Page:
Tuesday, August 25, 2015

Film Review: Child of God (2013)

Child of God (Review)
United States/2013
Format Viewed For Review: Netflix Instant
Netflix Streaming: Yes
Amazon Prime: No

"Scott Haze's stellar performance and the handful of compelling scenes can't remedy the glaring issues within the narrative and direction."

After losing his father and, in turn, his property, Lester Ballard (Scott Haze) descends into madness...

Child of God follows Lester Ballard. Ballard is a troubled man with violent and deviant tendencies. After losing everything, Ballard moves into a vacant home in the forest. He runs into some trouble with the law, then eventually falls in love with a corpse. Upon losing more of his possessions, Ballard delves deeper into his madness and deeper into the forest. That's about as far as I can go without spoiling anything else — and that's more than two-thirds of the movie. It leads to a very bloody and shocking climax. The ending, however, drags its feet and feels far too long.

Child of God is mostly hindered by one significant issue — showing too much and doing too little. This is a film that focuses on Ballard to a fault. You'll watch him walk around and mumble, hunt, walk around and mumble, fight, walk around and mumble, play carnival games, and so on. Some of these scenes are effective in crafting Ballard's troubled characters. Most of these scenes are absolutely unnecessary. In turn, you get an unnecessarily slow-paced film with a sloppy balance. It's fine to have a film all about a single character, but there has to be some plot — some trajectory to it all. This film slowly crafts this character — sometimes expertly, sometimes poorly — until the end where it finally explodes; and, even that feels a bit unwarranted.

So, one severe problem snowballs into several glaring issues. It's not all bad, though. At times, the film shines as a very compelling and disturbing character study. There are a few scenes that masterfully capture Ballard's troubled characters. Those same scenes leave an unforgettable impression. Although a large bulk of the film is dull and unnecessary, there are those few moments where Child of God really grips and tears at the audience — those few moments that are actually engaging and necessary. It is unfortunate that these moments are far and few in-between. With some extra fine-tuning, this could have been a deeply provocative film.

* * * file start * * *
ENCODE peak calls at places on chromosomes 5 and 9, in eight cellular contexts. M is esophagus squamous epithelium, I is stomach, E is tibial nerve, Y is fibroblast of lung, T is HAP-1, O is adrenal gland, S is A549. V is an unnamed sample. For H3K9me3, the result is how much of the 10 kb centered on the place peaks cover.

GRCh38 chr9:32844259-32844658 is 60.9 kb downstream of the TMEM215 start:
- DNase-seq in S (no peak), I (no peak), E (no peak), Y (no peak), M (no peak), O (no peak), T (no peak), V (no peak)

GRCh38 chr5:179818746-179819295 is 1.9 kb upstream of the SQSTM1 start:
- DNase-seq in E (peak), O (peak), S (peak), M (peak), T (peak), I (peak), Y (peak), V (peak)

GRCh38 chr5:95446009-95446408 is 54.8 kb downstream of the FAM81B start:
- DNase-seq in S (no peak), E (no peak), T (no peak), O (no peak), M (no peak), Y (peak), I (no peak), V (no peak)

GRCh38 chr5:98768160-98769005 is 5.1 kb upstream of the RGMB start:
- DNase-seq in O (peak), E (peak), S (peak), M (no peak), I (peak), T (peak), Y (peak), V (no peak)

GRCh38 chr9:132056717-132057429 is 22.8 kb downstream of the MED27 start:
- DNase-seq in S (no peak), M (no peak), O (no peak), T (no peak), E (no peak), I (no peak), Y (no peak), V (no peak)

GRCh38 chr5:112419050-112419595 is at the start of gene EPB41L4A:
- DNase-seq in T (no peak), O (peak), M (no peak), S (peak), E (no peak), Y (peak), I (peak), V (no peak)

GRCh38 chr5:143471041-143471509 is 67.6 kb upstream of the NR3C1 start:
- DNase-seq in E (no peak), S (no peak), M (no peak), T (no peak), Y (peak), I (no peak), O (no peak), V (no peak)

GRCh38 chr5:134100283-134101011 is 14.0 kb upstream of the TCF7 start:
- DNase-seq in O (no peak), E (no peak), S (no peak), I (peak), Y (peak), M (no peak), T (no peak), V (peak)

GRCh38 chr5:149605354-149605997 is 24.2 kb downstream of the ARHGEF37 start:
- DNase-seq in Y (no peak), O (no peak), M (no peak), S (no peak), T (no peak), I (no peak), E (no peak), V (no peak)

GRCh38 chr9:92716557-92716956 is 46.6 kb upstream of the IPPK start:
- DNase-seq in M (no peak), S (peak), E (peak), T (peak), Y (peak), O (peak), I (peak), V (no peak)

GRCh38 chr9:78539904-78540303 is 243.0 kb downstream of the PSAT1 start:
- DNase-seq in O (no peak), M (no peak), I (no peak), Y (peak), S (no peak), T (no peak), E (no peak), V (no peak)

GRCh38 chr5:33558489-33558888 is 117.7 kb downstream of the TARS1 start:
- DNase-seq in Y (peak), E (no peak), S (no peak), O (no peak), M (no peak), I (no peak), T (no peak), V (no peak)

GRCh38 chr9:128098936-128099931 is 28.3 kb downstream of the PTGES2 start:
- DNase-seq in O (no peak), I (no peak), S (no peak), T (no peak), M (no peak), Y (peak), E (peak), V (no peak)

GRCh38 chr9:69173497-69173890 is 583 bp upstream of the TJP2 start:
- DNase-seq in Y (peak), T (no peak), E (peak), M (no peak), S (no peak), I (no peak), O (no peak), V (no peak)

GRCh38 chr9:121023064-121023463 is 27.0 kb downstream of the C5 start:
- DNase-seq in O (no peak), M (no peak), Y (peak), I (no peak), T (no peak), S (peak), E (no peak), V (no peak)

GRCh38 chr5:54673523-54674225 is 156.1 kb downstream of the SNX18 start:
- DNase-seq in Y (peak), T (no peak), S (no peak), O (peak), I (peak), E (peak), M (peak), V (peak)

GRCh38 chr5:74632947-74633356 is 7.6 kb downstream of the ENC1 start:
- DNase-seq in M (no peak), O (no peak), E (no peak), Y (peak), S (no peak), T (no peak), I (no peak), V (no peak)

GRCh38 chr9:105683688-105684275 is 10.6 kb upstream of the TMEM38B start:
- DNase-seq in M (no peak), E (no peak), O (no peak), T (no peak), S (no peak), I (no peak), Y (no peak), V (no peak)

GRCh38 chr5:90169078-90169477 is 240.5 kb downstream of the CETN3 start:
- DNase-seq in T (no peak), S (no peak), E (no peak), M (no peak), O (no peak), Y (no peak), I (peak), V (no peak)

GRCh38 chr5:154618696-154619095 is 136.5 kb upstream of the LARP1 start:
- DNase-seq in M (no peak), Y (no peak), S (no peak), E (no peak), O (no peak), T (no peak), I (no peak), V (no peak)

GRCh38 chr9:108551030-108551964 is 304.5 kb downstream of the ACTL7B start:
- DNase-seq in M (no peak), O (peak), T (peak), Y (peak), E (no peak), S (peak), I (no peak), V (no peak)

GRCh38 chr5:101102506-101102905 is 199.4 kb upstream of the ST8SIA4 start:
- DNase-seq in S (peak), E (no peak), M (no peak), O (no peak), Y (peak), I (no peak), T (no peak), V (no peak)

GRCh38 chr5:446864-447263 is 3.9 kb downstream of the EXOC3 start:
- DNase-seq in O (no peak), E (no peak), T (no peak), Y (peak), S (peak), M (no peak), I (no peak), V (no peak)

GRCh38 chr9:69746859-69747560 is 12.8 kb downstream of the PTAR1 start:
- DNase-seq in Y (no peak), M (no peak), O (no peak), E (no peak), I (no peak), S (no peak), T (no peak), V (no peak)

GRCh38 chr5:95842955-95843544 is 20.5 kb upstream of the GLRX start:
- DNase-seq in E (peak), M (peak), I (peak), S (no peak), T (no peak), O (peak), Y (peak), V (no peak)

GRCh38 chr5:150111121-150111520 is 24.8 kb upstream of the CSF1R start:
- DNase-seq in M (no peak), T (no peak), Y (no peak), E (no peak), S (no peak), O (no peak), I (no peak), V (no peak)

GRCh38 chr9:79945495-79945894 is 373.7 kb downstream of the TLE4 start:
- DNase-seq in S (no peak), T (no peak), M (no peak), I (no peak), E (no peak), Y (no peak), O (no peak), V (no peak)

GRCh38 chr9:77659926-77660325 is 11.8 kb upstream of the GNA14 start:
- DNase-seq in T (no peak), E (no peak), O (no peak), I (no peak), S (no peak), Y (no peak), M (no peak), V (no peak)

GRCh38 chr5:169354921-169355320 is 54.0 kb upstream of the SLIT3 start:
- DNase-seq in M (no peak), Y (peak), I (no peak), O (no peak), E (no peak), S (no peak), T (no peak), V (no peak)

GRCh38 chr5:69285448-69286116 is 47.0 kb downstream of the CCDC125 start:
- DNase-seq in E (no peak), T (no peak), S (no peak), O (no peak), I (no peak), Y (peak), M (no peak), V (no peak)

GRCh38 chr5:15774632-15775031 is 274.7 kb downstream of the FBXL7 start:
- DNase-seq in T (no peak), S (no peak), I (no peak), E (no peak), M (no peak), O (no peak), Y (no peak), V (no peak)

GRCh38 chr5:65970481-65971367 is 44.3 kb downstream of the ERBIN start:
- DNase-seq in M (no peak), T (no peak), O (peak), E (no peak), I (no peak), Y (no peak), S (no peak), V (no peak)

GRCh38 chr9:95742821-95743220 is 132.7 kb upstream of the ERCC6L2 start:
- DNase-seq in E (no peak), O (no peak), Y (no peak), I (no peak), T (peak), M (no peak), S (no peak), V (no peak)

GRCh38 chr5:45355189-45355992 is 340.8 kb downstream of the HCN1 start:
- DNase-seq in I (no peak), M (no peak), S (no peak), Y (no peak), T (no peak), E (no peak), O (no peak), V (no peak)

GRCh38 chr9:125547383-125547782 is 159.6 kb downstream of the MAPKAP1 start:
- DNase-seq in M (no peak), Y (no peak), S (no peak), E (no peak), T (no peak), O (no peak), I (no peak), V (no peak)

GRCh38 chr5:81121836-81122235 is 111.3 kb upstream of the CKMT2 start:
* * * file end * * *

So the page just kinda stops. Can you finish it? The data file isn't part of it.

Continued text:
Enough about what could've been, though. Scott Haze delivers a superb performance as the leading man. He embodies this disturbed character with a very powerful and compelling performance — a saving grace for the film. The supporting cast isn't half-bad, either. The film is shot well enough. Some of the music stood out, most of it was forgettable. The film's constant cuts and fades made the narrative feel more disjointed than it really is. Director and co-writer James Franco pulls a superb performance from Haze and crafts some haunting scenes, but, as a whole, fails to deliver a compelling and effective film. It's too focused on showing minor details and filling the runtime than it is on crafting a plot and character.

Overall, Child of God is a mediocre film. Scott Haze's stellar performance and the handful of compelling scenes can't remedy the glaring issues within the narrative and direction. It has its fair share of splendid moments, but a significant portion of the film is desolate and unnecessary. I'd only recommend it if you can handle a very slow pace (not a slow-burn, which I love) and if you'd like to see some of it's more shocking moments. Otherwise, you won't lose any sleep if you miss it — actually, it might help you sleep if you catch it.

Score: 4/10
Parental Guide: Strong violence and blood, nudity and sex, including necrophilia.

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